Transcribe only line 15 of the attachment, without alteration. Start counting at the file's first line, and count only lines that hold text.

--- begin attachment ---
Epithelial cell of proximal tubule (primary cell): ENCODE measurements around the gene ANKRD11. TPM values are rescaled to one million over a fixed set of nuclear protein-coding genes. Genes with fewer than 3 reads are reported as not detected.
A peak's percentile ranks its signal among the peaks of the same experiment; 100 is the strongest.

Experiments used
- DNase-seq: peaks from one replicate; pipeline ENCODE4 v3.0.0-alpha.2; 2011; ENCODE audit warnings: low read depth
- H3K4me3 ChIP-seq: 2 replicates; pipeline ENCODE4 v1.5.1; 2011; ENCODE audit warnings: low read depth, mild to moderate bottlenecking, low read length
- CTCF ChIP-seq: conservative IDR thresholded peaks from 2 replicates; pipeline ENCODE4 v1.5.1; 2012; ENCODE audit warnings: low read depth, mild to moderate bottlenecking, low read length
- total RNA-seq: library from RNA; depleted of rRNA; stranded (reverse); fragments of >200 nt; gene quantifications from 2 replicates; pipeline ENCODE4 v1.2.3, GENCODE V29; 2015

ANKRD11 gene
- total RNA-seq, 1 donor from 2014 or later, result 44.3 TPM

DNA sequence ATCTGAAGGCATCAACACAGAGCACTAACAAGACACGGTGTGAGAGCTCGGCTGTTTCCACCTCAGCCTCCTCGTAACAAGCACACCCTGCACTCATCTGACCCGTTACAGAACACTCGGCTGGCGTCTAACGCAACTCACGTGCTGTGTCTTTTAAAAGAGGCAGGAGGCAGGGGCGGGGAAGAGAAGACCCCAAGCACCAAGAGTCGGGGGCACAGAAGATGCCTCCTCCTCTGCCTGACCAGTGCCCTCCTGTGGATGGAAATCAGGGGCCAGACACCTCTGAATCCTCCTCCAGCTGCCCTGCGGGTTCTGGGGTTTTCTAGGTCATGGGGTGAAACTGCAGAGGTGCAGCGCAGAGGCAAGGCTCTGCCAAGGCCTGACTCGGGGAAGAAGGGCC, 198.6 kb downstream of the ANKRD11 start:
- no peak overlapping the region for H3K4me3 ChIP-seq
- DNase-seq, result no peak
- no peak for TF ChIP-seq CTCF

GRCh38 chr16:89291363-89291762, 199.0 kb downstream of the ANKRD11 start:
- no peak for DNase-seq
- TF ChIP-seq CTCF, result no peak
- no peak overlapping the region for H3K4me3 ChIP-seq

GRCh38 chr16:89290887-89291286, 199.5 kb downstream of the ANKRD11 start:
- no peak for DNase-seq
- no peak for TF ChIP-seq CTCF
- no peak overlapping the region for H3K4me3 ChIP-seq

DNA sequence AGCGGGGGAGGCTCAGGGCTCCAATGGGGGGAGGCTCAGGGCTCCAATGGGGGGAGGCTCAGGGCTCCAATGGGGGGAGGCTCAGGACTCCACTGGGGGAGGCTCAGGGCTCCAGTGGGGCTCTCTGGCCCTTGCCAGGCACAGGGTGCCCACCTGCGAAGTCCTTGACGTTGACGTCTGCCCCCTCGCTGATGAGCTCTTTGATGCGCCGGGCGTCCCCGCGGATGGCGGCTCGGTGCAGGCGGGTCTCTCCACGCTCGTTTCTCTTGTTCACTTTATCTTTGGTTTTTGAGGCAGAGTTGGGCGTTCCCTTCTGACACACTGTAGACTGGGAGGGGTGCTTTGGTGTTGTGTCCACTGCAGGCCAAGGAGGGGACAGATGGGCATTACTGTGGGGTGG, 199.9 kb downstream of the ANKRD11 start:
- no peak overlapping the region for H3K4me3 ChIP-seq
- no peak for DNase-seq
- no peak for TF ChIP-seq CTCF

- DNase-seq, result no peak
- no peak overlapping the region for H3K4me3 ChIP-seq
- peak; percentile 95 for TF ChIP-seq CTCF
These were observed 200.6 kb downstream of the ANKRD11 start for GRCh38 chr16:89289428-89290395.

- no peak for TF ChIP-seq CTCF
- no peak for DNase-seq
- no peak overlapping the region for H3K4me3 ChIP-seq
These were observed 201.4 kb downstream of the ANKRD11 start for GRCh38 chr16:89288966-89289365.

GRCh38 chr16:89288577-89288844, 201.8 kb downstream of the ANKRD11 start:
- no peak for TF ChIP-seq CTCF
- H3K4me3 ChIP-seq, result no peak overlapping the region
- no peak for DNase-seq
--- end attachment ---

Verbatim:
- no peak for DNase-seq